The relative influence of sea surface temperature anomalies on the benthic composition of an Indo-Pacific and Caribbean coral reef over the last decade
Johnson, Jack et al. (2022), The relative influence of sea surface temperature anomalies on the benthic composition of an Indo-Pacific and Caribbean coral reef over the last decade, Dryad, Dataset, https://doi.org/10.5061/dryad.w3r2280tt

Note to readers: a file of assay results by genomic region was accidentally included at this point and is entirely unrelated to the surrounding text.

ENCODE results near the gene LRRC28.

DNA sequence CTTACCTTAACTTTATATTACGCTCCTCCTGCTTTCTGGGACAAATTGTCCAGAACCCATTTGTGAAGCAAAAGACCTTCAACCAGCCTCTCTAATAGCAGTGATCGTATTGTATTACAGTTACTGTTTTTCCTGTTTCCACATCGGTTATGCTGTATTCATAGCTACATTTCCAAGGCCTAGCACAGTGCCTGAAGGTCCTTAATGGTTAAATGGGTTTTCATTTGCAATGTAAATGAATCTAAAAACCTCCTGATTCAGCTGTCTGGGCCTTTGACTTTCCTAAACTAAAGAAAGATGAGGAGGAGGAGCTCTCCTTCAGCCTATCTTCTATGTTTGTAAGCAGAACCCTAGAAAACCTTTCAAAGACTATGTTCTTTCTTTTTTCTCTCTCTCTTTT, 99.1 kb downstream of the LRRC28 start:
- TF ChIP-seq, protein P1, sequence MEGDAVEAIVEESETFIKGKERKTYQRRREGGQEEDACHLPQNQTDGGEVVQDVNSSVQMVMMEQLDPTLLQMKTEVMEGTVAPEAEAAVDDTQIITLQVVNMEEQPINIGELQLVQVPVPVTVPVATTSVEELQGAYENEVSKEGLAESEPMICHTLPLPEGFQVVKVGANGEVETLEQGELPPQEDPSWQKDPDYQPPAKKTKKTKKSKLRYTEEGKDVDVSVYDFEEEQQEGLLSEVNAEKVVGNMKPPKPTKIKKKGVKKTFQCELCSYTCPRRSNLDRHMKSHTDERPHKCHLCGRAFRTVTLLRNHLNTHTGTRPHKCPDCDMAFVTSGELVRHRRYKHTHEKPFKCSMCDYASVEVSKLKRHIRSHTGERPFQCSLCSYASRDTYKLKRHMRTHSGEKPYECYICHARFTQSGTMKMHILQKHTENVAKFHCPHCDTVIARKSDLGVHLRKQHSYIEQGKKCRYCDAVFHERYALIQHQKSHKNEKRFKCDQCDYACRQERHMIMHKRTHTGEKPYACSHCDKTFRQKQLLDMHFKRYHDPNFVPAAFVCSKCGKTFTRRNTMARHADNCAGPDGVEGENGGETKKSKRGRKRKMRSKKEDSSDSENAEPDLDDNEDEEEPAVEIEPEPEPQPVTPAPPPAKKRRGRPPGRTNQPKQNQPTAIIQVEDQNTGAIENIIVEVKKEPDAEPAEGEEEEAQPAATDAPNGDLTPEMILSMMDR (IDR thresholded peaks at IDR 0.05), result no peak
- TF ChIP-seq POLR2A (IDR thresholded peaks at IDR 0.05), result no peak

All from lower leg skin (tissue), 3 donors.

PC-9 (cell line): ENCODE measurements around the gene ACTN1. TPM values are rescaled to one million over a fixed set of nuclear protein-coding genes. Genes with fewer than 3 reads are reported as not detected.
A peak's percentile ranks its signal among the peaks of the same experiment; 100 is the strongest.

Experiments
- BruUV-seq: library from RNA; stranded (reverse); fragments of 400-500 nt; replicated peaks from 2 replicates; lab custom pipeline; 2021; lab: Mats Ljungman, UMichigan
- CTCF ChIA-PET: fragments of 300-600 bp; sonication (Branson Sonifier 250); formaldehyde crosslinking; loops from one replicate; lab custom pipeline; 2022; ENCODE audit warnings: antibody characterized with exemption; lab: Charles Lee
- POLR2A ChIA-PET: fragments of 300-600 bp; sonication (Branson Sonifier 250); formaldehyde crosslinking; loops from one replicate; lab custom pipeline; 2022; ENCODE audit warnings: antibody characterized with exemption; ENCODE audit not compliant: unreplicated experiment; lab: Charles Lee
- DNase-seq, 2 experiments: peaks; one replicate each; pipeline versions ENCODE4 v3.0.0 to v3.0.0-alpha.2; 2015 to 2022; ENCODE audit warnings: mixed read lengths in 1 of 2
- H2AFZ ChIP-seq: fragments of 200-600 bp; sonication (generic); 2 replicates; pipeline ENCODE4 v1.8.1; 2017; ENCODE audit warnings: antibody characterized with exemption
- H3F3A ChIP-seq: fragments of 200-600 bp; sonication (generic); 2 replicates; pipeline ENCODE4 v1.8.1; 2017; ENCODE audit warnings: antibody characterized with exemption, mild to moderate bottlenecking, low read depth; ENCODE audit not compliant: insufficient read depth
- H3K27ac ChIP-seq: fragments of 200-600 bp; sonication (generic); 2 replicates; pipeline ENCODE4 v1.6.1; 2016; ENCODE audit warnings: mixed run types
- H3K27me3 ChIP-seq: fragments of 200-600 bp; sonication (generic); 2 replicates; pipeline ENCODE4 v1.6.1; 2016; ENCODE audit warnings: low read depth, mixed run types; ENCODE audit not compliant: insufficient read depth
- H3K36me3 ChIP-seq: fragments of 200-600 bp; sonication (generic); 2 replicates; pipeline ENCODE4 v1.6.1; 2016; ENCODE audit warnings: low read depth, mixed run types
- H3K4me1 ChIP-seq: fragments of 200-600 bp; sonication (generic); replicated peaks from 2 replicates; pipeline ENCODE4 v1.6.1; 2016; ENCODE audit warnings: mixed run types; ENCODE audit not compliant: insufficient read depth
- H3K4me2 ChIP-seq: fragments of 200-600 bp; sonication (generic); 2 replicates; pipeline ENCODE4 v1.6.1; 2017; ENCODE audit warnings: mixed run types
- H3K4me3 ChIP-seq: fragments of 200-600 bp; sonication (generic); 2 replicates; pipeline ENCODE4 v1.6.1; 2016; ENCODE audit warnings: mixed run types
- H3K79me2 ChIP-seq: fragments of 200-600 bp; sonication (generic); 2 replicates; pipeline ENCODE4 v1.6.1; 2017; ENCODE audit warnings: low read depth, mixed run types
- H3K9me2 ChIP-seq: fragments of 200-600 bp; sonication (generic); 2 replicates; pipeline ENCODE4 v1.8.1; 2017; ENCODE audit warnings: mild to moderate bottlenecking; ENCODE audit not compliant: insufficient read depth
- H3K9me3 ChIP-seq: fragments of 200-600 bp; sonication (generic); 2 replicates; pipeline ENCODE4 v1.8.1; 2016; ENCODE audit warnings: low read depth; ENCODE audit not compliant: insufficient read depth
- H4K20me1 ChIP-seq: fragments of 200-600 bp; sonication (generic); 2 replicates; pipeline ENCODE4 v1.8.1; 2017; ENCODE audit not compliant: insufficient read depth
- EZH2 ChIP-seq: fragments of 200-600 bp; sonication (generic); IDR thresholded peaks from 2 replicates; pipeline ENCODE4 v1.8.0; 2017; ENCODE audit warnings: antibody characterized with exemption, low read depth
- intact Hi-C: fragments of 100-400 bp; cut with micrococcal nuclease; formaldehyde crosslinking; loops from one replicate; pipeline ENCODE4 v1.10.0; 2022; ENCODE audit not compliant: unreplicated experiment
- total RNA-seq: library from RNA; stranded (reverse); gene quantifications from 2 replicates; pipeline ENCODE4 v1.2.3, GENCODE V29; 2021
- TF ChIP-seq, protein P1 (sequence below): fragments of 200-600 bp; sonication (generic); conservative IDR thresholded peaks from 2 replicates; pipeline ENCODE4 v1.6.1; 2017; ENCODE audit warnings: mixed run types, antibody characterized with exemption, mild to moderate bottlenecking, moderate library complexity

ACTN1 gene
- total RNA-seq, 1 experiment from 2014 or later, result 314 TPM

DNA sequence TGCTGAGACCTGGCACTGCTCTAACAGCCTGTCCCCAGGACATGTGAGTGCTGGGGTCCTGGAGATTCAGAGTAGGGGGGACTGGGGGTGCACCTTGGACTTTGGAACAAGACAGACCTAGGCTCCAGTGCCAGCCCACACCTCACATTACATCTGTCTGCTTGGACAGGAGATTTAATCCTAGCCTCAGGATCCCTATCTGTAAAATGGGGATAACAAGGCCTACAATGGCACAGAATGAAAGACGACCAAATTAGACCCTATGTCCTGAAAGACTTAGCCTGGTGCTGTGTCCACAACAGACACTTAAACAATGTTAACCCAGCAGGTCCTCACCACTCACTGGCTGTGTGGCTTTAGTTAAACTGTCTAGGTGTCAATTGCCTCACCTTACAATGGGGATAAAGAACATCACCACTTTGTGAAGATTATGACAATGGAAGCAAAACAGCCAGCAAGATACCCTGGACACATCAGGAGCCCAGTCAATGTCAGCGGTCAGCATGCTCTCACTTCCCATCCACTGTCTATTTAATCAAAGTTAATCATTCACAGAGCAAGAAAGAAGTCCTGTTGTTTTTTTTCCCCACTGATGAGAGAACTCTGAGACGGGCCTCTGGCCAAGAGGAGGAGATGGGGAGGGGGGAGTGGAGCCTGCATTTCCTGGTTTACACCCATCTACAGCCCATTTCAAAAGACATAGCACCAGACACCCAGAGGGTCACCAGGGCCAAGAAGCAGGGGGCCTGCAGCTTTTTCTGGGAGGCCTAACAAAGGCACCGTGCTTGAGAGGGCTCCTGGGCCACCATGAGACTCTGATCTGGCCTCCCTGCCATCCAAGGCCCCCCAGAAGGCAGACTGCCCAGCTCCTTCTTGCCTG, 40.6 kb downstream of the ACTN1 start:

Rising ocean temperatures are the primary driver of coral reef declines throughout the tropics. Such declines include reductions in coral cover that facilitate the monopolisation of the benthos by other taxa such as macroalgae, resulting in reduced habitat complexity and biodiversity. Long term monitoring projects present rare opportunities to assess how sea surface temperature anomalies (SSTAs) influence changes in the benthic composition of coral reefs across distinct locations. Here, using extensively monitored coral reef sites from Honduras (in the Caribbean Sea), and from the Wakatobi National Park located in the centre of the coral triangle of Indonesia, we assess the impact of global warming on coral reef benthic compositions over the period 2012-2019. Bayesian Generalised Linear Mixed effect Models revealed increases in sponge, and hard coral coverage through time, while rubble coverage decreased at the Indonesia location. Conversely, the effect of sea surface temperature anomalies (SSTA) did not predict any changes in benthic coverage. At the Honduras location, algae and soft coral coverage increased through time, while hard coral and rock coverage were decreasing. The effects of SSTA at the Honduras location included increased rock coverage, but reduced sponge coverage, indicating disparate responses between both systems under SSTAs. However, redundancy analyses showed intra-location site variability explained the majority of variance in benthic composition over the course of the study period. Our findings show that SSTAs have differentially influenced the benthic composition between the Honduras and the Indonesia coral reefs surveyed in this study. However, large intra-location variance which explains the benthic composition at both locations indicates that localised processes have a predominant role for explaining benthic composition over the last decade. The sustained monitoring effort is critical for understanding how these reefs will change in their composition as global temperatures continue to rise through the Anthropocene.